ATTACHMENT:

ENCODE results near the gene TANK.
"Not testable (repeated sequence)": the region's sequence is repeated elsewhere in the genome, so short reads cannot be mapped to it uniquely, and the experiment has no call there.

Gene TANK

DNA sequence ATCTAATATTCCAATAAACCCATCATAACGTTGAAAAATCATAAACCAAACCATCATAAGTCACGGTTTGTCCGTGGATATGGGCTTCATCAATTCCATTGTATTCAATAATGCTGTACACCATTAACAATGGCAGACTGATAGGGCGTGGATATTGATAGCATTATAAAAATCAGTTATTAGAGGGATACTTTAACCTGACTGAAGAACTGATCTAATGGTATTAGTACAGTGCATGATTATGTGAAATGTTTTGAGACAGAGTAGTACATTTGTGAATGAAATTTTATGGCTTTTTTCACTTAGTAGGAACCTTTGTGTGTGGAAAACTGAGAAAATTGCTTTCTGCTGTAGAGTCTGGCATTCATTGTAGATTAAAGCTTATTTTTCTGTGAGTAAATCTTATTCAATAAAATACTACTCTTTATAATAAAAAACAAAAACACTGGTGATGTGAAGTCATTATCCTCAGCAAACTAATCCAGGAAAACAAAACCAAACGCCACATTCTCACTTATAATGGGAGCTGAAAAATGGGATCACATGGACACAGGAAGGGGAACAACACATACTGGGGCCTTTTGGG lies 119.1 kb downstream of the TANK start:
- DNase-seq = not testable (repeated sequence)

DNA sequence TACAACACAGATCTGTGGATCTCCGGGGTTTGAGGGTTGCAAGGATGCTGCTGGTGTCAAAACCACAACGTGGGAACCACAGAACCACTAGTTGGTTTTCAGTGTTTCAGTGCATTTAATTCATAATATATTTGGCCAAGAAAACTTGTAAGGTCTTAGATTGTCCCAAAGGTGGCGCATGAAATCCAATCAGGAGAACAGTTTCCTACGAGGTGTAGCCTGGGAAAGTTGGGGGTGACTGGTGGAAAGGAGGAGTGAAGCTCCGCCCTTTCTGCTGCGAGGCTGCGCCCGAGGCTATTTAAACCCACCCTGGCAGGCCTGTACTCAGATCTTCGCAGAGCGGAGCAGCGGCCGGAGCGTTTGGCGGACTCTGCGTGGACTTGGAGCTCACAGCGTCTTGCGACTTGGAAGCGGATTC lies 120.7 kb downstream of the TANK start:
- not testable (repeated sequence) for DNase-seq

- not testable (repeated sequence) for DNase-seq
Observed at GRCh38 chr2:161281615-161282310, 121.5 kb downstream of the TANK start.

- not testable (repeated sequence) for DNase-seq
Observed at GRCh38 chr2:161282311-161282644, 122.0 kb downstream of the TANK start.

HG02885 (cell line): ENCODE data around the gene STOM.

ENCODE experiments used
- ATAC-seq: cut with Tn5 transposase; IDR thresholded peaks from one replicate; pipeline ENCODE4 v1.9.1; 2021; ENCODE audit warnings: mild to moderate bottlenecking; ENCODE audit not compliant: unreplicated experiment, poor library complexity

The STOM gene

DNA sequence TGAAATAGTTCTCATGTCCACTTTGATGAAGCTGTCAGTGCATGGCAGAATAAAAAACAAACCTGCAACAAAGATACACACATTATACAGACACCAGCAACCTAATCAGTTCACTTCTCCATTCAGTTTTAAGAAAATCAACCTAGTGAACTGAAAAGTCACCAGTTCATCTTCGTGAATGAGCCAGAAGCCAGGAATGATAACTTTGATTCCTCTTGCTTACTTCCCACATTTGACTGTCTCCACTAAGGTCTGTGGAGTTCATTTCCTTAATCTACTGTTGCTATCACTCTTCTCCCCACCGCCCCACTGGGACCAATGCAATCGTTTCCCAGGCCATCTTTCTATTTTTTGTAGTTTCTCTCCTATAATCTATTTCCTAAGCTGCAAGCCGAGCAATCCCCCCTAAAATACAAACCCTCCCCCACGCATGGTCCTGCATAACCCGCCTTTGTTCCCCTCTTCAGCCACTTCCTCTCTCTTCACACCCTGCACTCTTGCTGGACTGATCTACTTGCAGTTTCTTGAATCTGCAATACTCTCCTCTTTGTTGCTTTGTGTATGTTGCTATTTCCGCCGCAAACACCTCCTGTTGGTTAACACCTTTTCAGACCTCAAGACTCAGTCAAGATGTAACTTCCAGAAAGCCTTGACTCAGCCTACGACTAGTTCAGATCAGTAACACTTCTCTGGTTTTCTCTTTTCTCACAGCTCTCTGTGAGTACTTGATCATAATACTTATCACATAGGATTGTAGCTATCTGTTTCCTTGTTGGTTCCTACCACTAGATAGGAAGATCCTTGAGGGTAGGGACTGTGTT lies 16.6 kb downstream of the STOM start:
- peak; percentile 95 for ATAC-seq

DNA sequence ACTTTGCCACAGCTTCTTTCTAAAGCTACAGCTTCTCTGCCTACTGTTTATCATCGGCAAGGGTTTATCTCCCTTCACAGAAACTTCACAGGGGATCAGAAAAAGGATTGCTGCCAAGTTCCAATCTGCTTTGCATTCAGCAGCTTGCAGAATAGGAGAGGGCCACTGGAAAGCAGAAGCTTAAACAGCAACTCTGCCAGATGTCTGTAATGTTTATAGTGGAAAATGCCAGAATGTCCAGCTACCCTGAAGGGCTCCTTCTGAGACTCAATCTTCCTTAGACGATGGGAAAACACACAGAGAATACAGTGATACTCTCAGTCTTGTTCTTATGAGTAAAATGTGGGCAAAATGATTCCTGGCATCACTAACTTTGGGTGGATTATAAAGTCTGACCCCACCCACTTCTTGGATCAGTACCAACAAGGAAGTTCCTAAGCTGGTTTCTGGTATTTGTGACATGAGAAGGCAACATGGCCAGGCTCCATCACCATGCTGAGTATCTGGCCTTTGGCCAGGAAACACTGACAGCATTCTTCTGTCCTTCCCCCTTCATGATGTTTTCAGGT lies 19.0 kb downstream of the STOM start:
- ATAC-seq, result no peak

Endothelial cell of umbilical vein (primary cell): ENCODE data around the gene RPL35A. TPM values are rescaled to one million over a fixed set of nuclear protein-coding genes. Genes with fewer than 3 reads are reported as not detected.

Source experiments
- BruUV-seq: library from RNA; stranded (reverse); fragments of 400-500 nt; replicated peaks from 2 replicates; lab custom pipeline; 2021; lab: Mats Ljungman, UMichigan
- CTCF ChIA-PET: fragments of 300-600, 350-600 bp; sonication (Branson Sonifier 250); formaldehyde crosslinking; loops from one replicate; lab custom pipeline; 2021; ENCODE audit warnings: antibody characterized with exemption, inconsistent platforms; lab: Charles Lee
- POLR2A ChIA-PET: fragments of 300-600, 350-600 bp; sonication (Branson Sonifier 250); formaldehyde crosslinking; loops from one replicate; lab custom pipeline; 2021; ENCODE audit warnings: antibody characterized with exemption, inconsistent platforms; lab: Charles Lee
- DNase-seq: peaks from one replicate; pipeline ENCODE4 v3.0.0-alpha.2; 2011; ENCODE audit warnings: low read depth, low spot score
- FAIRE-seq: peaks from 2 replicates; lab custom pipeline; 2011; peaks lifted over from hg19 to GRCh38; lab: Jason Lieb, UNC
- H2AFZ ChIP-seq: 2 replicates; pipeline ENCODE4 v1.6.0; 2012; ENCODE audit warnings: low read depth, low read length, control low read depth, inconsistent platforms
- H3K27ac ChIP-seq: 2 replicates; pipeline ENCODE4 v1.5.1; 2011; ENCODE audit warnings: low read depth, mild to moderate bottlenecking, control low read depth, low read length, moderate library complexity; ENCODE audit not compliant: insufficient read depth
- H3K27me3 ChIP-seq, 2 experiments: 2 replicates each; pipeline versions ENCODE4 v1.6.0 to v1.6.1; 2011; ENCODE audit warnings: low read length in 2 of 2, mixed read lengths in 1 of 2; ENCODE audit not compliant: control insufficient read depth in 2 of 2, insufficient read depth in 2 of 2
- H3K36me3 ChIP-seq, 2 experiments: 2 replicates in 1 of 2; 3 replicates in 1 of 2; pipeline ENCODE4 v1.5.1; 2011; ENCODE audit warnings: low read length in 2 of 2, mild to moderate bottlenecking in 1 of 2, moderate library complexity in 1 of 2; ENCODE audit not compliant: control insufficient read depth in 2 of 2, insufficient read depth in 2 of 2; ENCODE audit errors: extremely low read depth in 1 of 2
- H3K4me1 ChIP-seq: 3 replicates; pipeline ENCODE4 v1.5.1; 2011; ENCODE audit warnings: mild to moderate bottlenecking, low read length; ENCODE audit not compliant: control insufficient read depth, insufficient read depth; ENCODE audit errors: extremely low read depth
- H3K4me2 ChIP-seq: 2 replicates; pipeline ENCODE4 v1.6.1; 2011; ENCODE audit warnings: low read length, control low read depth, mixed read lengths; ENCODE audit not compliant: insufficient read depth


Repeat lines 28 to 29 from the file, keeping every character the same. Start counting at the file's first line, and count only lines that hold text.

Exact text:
- H3K27ac ChIP-seq: 2 replicates; pipeline ENCODE4 v1.5.1; 2011; ENCODE audit warnings: low read depth, mild to moderate bottlenecking, control low read depth, low read length, moderate library complexity; ENCODE audit not compliant: insufficient read depth
- H3K27me3 ChIP-seq, 2 experiments: 2 replicates each; pipeline versions ENCODE4 v1.6.0 to v1.6.1; 2011; ENCODE audit warnings: low read length in 2 of 2, mixed read lengths in 1 of 2; ENCODE audit not compliant: control insufficient read depth in 2 of 2, insufficient read depth in 2 of 2